Paul Dirac, fully Paul Adrien Maurice Dirac

Paul
Dirac, fully Paul Adrien Maurice Dirac
1902
1984

English Theoretical Physicist, shared Nobel Prize in Physics with Erwin Schrödinger, formulated Dirac Equation which described behavior of fermions predicting the existence of antimatter

Author Quotes

If we are honest — and scientists have to be — we must admit that religion is a jumble of false assertions, with no basis in reality. The very idea of God is a product of the human imagination. It is quite understandable why primitive people, who were so much more exposed to the overpowering forces of nature than we are today, should have personified these forces in fear and trembling. But nowadays, when we understand so many natural processes, we have no need for such solutions. I can't for the life of me see how the postulate of an Almighty God helps us in any way. What I do see is that this assumption leads to such unproductive questions as why God allows so much misery and injustice, the exploitation of the poor by the rich and all the other horrors He might have prevented. If religion is still being taught, it is by no means because its ideas still convince us, but simply because some of us want to keep the lower classes quiet. Quiet people are much easier to govern than clamorous and dissatisfied ones. They are also much easier to exploit. Religion is a kind of opium that allows a nation to lull itself into wishful dreams and so forget the injustices that are being perpetrated against the people. Hence the close alliance between those two great political forces, the State and the Church. Both need the illusion that a kindly God rewards — in heaven if not on earth — all those who have not risen up against injustice, who have done their duty quietly and uncomplainingly. That is precisely why the honest assertion that God is a mere product of the human imagination is branded as the worst of all mortal sins.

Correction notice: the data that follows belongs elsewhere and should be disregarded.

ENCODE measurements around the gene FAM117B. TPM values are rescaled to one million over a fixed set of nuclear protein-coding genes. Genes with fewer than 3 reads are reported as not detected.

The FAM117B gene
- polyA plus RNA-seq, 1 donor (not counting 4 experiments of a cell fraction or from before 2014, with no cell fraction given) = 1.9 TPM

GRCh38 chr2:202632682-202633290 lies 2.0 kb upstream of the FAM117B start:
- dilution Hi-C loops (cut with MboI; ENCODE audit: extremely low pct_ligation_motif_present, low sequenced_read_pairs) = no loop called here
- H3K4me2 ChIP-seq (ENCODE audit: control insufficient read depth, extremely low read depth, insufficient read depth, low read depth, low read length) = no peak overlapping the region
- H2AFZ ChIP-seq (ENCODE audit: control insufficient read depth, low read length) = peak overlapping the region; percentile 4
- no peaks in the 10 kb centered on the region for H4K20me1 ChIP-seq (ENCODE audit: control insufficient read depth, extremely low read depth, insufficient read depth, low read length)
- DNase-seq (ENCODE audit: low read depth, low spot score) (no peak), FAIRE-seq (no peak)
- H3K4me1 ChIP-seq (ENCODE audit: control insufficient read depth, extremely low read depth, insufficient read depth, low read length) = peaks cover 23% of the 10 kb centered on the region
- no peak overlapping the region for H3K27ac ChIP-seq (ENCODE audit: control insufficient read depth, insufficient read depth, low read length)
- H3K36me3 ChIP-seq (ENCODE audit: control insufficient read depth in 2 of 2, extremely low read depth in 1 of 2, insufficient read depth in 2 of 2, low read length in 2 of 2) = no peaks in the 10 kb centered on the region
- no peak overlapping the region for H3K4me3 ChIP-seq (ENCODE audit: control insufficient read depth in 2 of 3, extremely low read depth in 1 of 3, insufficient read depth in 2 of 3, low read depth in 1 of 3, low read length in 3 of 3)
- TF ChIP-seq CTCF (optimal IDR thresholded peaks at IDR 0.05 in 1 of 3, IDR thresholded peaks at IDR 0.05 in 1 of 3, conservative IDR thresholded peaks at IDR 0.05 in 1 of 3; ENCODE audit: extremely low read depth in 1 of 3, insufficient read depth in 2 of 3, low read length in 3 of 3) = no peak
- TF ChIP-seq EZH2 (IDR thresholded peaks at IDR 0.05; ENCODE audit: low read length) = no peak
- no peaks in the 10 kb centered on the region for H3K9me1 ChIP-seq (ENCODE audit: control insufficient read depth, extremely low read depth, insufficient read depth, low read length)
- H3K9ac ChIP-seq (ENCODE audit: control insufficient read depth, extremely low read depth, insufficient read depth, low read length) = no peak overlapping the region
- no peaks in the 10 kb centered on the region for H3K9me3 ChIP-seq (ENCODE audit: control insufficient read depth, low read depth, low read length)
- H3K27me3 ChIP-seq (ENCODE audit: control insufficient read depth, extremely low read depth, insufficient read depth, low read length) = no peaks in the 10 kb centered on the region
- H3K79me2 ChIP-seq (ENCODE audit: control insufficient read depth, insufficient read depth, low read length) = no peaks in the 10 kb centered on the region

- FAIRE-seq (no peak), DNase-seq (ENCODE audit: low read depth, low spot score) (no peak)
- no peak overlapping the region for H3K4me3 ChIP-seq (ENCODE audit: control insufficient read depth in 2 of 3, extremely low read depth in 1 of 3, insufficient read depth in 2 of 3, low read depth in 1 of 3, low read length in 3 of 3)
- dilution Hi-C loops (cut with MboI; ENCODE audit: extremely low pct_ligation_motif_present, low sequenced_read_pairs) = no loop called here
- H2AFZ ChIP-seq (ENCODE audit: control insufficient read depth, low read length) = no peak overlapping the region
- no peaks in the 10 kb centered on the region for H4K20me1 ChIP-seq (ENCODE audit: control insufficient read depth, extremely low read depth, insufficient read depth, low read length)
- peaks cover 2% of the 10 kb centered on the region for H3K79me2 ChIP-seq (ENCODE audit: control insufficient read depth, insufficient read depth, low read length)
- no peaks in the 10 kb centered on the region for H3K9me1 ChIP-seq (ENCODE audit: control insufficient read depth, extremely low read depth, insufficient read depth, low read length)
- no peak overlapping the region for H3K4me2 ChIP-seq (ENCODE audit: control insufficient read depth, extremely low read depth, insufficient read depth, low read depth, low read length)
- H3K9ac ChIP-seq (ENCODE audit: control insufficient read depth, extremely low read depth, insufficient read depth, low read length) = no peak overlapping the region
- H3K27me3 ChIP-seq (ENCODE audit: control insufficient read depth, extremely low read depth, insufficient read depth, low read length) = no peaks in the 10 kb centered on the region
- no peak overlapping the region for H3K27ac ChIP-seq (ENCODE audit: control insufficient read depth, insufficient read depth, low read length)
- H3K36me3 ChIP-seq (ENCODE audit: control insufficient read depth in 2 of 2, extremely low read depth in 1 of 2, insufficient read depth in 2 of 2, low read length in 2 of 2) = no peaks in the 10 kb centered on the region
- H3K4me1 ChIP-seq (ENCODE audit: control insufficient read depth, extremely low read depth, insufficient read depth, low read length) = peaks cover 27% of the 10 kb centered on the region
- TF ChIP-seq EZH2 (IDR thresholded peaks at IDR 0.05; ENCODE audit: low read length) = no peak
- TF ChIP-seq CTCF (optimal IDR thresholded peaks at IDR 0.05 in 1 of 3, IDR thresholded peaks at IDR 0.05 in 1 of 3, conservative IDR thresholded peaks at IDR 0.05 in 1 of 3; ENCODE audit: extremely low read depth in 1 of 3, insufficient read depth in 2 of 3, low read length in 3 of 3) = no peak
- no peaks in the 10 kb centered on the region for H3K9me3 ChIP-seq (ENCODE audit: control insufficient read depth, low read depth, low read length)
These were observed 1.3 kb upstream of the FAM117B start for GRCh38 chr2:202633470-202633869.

I think it is the general rule that the originator of a new idea is not the most suitable person to develop it, because his fears of something going wrong are really too strong.

I think it is a peculiarity of myself that I like to play about with equations, just looking for beautiful mathematical relations which maybe don’t have any physical meaning at all. Sometimes they do.

I should like to suggest to you that the cause of all the economic troubles is that we have an economic system which tries to maintain an equality of value between two things, which it would be better to recognize from the beginning as of unequal value.

I must say that I am very dissatisfied with the situation, because this so called good theory does involve neglecting infinities which appear in its equations, neglecting them in an arbitrary way. This is just not sensible mathematics. Sensible mathematics involves neglecting a quantity when it turns out to be small - not neglecting it just because it is infinitely great and you do not want it!

I must say that I also do not like indeterminism. I have to accept it because it is certainly the best that we can do with our present knowledge. One can always hope that there will be future developments which will lead to a drastically different theory from the present quantum mechanical theory and for which there may be a partial return of determinism. However, so long as one keeps to the present formalism, one has to have this indeterminism.

I learnt to distrust all physical concepts as the basis for a theory. Instead one should put one's trust in a mathematical scheme, even if the scheme does not appear at first sight to be connected with physics. One should concentrate on getting interesting mathematics.